Nowadays, women are being targeted by calumnious societies who storm them with contravening theories of allure for them to ingest and pour into the generations that have not yet had a chance to define attraction for themselves. Nevertheless, the media continues to endorse their besmirched principles, leaving the society to buy into their grossly imperfect depiction. Forty years ago, when feminists threw their bras into the “Freedom Trash Can” outside the 1968 Miss America pageant, it was to protest the idea that women had become ‘enslaved by ludicrous beauty standards,’ and they were right; the quest for beauty may be a century old obsession, but in the present day, it’s not women who are ugly, it’s reality. Sociocultural standards of beauty have more of an influence than ever, and not just in how people see themselves, but if they see themselves at all.

femme rewritten banner 14 no flowers


 

Baker, Kevin, Corriene Reed, David Heathcote, Moira Maguire, and Richard Kemp. An Introduction of Applied Cognitive Psychology. Psychology, 2005. Print.
Gallivan, Heather R. “Teens, Social Media And Body Image.” Macmh.org. Park Nicollet Melrose Center. Web. 20 Nov. 2015.
Malkan, Stacy. Not Just a Pretty Face. 1st ed. New Society, 2007. 192. Print.
Sedar, Kasey L. “Female Body Image and the Mass Media: Perspectives on How Women Internalize the Ideal Beauty Standard.” WestminsterCollege.edu. n.p. n.d. Web. 5 Feb. 2015.
Wolf, Naomi. The Beauty Myth: How Images of Beauty Are Used Against Women. Harper Perennial; Reprint Edition, 2002. 368. Print.
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10 thoughts on “The Risk of Corrupting Our Perceptivity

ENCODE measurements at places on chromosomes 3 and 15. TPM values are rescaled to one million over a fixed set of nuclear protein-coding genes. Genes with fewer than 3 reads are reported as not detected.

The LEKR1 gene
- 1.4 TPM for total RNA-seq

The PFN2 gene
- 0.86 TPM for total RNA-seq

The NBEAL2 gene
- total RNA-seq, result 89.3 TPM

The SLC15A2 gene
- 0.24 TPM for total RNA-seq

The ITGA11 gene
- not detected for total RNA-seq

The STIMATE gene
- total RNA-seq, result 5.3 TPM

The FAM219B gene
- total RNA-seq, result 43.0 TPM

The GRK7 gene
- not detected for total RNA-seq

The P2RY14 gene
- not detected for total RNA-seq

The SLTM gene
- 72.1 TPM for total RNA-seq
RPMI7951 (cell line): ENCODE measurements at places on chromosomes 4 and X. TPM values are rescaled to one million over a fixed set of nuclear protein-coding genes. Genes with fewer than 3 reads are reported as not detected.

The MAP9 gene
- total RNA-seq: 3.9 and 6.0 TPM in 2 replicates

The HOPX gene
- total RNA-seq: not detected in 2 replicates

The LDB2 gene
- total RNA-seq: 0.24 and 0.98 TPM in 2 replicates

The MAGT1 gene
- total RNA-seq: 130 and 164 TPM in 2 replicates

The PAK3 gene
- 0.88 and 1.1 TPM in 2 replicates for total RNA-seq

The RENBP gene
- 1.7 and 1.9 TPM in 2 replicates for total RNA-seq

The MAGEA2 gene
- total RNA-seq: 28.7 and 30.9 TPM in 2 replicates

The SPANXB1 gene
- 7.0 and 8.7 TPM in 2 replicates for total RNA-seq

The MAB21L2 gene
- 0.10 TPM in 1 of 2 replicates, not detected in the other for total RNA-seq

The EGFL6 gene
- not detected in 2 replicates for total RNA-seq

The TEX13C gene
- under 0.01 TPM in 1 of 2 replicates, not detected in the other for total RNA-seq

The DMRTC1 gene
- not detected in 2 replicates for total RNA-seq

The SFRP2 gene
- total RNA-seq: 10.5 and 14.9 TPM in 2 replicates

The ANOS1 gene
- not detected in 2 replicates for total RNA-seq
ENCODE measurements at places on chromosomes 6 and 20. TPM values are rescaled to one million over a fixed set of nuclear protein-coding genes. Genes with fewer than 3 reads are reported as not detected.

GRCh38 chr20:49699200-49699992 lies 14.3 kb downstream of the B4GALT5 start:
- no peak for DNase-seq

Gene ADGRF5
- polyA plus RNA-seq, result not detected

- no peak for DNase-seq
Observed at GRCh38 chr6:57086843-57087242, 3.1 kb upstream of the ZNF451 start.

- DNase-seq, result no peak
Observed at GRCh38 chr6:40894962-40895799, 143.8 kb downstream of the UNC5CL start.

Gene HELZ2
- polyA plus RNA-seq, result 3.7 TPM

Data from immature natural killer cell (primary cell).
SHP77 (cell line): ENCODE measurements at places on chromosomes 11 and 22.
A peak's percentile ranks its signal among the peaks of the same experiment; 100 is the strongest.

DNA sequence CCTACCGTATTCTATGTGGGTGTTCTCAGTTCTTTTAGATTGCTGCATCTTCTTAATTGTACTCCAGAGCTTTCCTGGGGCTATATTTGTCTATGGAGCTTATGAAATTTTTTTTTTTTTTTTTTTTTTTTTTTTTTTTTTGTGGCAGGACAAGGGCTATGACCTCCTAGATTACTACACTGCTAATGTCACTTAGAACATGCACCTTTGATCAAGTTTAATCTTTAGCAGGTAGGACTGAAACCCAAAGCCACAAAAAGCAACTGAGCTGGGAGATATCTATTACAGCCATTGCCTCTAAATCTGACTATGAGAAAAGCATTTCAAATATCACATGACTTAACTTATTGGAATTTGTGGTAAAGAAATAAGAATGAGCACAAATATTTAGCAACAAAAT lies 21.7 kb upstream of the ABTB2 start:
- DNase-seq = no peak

1. This by the nail on the head ! I feel like society has women in competition with one another and it is just disgusting to me . I can’t express the anger I feel when I hear a young African American girl want to be “lighter” because she thinks that would be more appealing to society or the fact that most women ! Now and days are afraid to show their natural hair! And embrace it . We need more powerful voices to speak what beauty really means and it had nothing to do with the physical.

    Liked by 1 person

  2. Strong piece. It’s even more difficult for women living in America. Our society is worse. I come across so many girls with low self esteem. It hurts me just listening to the way they talk about themselves. Hopefully self love will become a focus for more young girls in today’s society. Then pig guys worship celebs that get plastic surgery, instead of worshipping the women they’re around.

    Liked by 1 person

  3. Amazing! I’ve been trying to tell people this forever… All this ridiculous plastic surgery, and hateful comments towards a simply natural body, has such a negative effect, sadly some people don’t care, Keep writing, keep educating! I appreciate people like you, thank you

    Liked by 1 person

  4. This was honestly one of my favorite reads in a while. So insightful to all people and something that should be read by everyone. You are lucky to be as informed as you are and to have such a voice. Never give up on this gift and the gift of knowledge!

    Liked by 1 person